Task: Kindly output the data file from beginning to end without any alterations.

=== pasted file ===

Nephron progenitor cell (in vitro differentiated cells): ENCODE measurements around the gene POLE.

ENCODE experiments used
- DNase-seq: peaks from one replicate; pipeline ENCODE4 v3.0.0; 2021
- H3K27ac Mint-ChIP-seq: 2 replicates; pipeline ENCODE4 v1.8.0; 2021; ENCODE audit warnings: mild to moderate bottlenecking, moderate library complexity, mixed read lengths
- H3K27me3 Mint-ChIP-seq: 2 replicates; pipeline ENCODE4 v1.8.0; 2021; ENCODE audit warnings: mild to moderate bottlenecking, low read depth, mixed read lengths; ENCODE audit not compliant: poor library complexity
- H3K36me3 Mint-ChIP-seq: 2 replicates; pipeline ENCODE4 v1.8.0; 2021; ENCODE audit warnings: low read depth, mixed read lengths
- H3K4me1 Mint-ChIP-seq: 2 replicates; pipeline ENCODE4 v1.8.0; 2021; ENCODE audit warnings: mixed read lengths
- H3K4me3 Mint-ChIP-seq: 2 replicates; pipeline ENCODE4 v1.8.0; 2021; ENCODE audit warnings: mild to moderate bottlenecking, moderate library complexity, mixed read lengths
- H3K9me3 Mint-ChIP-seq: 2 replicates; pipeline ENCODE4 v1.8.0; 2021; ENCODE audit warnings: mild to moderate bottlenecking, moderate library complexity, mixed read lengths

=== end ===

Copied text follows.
Nephron progenitor cell (in vitro differentiated cells): ENCODE measurements around the gene POLE.

ENCODE experiments used
- DNase-seq: peaks from one replicate; pipeline ENCODE4 v3.0.0; 2021
- H3K27ac Mint-ChIP-seq: 2 replicates; pipeline ENCODE4 v1.8.0; 2021; ENCODE audit warnings: mild to moderate bottlenecking, moderate library complexity, mixed read lengths
- H3K27me3 Mint-ChIP-seq: 2 replicates; pipeline ENCODE4 v1.8.0; 2021; ENCODE audit warnings: mild to moderate bottlenecking, low read depth, mixed read lengths; ENCODE audit not compliant: poor library complexity
- H3K36me3 Mint-ChIP-seq: 2 replicates; pipeline ENCODE4 v1.8.0; 2021; ENCODE audit warnings: low read depth, mixed read lengths
- H3K4me1 Mint-ChIP-seq: 2 replicates; pipeline ENCODE4 v1.8.0; 2021; ENCODE audit warnings: mixed read lengths
- H3K4me3 Mint-ChIP-seq: 2 replicates; pipeline ENCODE4 v1.8.0; 2021; ENCODE audit warnings: mild to moderate bottlenecking, moderate library complexity, mixed read lengths
- H3K9me3 Mint-ChIP-seq: 2 replicates; pipeline ENCODE4 v1.8.0; 2021; ENCODE audit warnings: mild to moderate bottlenecking, moderate library complexity, mixed read lengths